A Spiritual Study in Blue

A Spiritual Study in Blue


In each installment of The Artists, T highlights a recent or little-shown work by a Black artist, along with a few words from that artist putting the work into context. This week, we’re looking at a new piece by Betye Saar, known for her legendary work in assemblage, and whose solo show “Call and Response” opens Sept. 12 at the Morgan Library and Museum in New York City.

Name: Betye Saar

Age: 94

Based in: Los Angeles

Originally from: Los Angeles

When and where did you make this work? I started this artwork in December of 2019 in my studio in Laurel Canyon, Calif., and finished it in January 2020.

Can you describe what is going on in the work? In my studio, I have objects sorted by color (red, blue, brown, etc.), material (wood, metal) or by shape. I started with the central figure, which is a clay or stone sarcophagus I found in a trinket store in Egypt. From this central point I then built out the work. The two Buddhas flanking the sarcophagus I bought in Little Tokyo here in Los Angeles and later painted blue. The two scarabs were given to me by a friend who also likes to collect interesting objects. The centered blue bottle — I think it’s an Evening in Paris perfume bottle. The two all-seeing mystic eyes I made from wood pieces found at a local craft store and then painted. The background is a mixed-media paper collage embedded with feathers. Sometimes, I use game pieces — like dice or dominoes — to represent chance or fate and suggest how we are players in the game of life.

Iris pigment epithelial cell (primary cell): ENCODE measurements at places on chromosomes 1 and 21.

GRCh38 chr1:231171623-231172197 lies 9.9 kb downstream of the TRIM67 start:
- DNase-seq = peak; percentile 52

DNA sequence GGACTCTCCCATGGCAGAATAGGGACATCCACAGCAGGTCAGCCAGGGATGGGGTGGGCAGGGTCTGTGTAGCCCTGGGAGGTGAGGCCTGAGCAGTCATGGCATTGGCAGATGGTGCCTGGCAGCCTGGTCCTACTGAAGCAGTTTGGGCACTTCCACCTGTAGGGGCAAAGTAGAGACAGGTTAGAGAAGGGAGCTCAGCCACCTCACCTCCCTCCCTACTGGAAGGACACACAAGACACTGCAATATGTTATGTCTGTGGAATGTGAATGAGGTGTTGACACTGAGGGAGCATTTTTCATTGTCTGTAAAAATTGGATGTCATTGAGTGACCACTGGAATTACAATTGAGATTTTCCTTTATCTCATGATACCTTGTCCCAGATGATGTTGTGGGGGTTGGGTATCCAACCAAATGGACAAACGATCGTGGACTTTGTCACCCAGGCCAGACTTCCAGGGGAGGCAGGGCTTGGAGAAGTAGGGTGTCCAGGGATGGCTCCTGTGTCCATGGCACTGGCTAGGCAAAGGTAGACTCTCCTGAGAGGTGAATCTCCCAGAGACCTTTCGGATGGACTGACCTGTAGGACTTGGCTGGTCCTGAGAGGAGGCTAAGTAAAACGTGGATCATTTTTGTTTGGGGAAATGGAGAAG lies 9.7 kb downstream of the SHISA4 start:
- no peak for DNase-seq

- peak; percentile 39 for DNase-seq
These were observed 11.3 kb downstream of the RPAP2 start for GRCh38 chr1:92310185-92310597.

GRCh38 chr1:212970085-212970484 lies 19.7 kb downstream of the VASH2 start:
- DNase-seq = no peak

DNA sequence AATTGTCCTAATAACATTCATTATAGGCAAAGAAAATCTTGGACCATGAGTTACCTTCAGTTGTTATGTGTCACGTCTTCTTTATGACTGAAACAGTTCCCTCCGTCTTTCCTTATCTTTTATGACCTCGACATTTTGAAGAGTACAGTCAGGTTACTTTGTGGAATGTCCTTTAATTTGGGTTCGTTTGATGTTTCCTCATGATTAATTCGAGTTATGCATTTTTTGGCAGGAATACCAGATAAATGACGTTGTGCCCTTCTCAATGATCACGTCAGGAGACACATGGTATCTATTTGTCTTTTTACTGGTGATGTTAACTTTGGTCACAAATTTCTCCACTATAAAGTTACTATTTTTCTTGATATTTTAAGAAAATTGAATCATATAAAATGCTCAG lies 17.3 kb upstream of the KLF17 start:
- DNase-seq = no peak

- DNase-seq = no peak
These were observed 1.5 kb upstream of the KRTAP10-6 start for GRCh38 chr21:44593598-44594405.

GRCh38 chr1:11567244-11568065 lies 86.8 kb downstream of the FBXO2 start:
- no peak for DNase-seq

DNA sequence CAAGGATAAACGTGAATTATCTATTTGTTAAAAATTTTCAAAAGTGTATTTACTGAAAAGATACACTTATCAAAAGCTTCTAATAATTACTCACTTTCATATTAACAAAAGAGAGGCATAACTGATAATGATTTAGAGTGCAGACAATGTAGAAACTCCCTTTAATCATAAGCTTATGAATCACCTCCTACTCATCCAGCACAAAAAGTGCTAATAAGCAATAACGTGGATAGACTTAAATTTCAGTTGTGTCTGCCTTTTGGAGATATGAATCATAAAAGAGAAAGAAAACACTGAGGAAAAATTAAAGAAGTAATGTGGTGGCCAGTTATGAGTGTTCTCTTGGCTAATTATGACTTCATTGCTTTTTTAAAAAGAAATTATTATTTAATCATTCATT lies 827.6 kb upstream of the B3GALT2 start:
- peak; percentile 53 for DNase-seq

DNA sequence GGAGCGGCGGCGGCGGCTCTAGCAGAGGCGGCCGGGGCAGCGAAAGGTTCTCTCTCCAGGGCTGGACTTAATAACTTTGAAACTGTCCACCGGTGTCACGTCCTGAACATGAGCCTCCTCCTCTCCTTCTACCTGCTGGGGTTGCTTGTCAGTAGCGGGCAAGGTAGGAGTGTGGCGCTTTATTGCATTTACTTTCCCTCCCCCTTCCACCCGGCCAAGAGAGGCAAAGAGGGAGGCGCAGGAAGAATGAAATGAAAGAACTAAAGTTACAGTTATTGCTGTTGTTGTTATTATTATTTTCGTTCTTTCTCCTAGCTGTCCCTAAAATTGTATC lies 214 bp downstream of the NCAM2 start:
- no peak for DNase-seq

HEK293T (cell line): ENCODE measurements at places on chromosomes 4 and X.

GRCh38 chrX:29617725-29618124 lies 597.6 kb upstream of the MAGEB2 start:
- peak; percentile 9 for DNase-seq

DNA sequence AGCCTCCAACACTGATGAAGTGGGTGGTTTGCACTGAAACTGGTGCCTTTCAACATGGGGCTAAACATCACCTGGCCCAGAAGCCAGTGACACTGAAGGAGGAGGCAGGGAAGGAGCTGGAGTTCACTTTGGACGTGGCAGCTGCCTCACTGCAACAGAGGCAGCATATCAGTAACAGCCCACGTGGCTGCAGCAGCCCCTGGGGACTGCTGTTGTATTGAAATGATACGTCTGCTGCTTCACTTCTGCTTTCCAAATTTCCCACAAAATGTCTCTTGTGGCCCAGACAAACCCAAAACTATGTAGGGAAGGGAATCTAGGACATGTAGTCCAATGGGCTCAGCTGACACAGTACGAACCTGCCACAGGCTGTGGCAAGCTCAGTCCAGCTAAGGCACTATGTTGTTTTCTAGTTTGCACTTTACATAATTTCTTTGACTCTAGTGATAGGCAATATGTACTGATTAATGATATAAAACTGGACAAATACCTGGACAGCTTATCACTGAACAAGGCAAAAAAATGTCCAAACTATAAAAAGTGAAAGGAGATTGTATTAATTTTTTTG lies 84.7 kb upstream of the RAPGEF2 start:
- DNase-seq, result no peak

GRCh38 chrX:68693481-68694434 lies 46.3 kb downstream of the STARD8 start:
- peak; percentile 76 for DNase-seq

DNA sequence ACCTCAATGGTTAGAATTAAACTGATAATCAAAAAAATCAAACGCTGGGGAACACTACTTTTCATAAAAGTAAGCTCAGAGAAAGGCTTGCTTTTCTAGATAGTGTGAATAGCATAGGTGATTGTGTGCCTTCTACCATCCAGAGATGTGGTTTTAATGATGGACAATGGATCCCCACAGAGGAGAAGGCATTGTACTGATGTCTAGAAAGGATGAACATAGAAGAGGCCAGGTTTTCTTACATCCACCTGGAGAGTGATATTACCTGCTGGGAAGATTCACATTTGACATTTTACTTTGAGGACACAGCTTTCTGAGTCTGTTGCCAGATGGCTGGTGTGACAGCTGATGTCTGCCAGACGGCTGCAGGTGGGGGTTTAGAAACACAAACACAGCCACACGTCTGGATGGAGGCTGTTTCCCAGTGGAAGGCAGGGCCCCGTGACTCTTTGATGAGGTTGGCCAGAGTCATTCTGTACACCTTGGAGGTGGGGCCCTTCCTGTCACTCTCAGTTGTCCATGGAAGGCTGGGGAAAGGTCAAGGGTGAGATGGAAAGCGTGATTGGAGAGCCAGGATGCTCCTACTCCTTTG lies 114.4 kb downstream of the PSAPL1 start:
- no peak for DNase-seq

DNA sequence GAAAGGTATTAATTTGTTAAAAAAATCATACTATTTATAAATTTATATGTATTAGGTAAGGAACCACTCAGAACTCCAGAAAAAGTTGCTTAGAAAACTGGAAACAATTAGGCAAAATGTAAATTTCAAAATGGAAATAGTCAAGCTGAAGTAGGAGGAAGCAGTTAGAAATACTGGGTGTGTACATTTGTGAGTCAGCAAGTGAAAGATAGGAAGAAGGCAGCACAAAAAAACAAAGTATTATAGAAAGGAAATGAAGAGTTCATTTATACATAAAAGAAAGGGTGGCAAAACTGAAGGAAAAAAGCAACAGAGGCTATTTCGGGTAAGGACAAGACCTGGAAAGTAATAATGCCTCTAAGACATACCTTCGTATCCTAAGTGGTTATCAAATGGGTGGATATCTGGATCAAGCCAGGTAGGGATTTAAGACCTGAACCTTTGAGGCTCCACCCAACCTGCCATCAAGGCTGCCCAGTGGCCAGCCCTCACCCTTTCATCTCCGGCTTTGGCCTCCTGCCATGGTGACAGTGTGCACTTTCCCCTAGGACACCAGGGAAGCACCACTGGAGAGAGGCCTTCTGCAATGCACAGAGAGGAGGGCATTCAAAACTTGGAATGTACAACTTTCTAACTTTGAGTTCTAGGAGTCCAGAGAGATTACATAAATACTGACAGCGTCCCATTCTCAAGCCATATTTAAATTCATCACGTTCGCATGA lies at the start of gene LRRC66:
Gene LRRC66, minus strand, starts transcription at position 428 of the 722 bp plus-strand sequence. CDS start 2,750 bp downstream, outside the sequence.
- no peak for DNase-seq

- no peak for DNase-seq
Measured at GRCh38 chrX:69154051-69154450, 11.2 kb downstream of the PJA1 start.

What inspired you to make this work? I wanted to make an altar-like ritualistic work in multiple shades of blue that communicated a mystical and spiritual quality through the use of sacred objects from other cultures. “Legends in Blue” also incorporates elements from other ancient religions and societies, such as the scarabs and the mystic eye.

What’s the work of art in any medium that changed your life? While I was in college (at UCLA), I studied fashion and design, but before then, when I was a child visiting my grandmother’s house in Watts, Calif., I would sometimes walk past the Watts Towers. I was very curious about them, and this interest led to them becoming a lifelong inspiration. I was inspired by the fact that Simon Rodia used discarded, throwaway items to make his art. He recycled junk and made it into wonderful, amazing art. The impact of seeing the Watts Towers being built as a child eventually became the basic foundation of my becoming an assemblage artist. I think this is one of the reasons that back then, out of the hundreds of artists that were making art out there, and among Black women artists, I was the only one that was doing assemblage art. I think this difference is what got me noticed. I was making these strange things which got attention and then acceptance — acceptance as real art. It wasn’t that I was trying to be different. I was doing what fascinated me — using things that were thrown away to make art, and from there I forged my own path. The Watts Towers were and still are incredible, and they were what inspired me the most. I learned early on that you can make art out of anything.



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